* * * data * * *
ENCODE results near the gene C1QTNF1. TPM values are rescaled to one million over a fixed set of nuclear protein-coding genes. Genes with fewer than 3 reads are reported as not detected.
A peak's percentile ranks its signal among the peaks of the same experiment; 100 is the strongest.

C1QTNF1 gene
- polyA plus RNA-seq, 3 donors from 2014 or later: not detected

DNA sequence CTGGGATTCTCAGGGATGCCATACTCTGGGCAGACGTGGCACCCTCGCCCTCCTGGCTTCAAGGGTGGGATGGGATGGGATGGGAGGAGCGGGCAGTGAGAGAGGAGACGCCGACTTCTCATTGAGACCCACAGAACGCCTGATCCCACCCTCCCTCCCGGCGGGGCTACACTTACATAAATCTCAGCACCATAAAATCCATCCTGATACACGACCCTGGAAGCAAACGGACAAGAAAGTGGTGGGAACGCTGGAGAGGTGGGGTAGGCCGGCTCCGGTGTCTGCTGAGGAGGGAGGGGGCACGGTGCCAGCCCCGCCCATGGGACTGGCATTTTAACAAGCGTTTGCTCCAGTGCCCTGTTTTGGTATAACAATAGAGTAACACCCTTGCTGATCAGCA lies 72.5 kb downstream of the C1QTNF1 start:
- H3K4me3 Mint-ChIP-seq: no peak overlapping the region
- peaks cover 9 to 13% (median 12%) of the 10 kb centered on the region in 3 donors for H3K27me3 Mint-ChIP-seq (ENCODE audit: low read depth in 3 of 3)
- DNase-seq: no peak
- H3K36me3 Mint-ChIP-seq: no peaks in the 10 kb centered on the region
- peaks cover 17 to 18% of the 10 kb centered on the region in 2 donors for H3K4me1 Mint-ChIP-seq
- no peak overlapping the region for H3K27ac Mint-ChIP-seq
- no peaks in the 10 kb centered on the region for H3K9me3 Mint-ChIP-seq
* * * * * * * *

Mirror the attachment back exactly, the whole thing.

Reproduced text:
ENCODE results near the gene C1QTNF1. TPM values are rescaled to one million over a fixed set of nuclear protein-coding genes. Genes with fewer than 3 reads are reported as not detected.
A peak's percentile ranks its signal among the peaks of the same experiment; 100 is the strongest.

C1QTNF1 gene
- polyA plus RNA-seq, 3 donors from 2014 or later: not detected

DNA sequence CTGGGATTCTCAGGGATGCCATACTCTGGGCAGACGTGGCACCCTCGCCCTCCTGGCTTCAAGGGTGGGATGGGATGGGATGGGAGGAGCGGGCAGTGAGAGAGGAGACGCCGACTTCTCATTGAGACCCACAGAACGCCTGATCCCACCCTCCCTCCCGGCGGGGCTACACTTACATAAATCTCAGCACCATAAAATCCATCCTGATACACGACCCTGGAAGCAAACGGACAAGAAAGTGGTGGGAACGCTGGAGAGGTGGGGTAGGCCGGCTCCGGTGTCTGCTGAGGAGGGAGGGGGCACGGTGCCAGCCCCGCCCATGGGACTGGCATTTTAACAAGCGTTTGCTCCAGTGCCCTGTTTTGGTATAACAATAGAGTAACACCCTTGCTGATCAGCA lies 72.5 kb downstream of the C1QTNF1 start:
- H3K4me3 Mint-ChIP-seq: no peak overlapping the region
- peaks cover 9 to 13% (median 12%) of the 10 kb centered on the region in 3 donors for H3K27me3 Mint-ChIP-seq (ENCODE audit: low read depth in 3 of 3)
- DNase-seq: no peak
- H3K36me3 Mint-ChIP-seq: no peaks in the 10 kb centered on the region
- peaks cover 17 to 18% of the 10 kb centered on the region in 2 donors for H3K4me1 Mint-ChIP-seq
- no peak overlapping the region for H3K27ac Mint-ChIP-seq
- no peaks in the 10 kb centered on the region for H3K9me3 Mint-ChIP-seq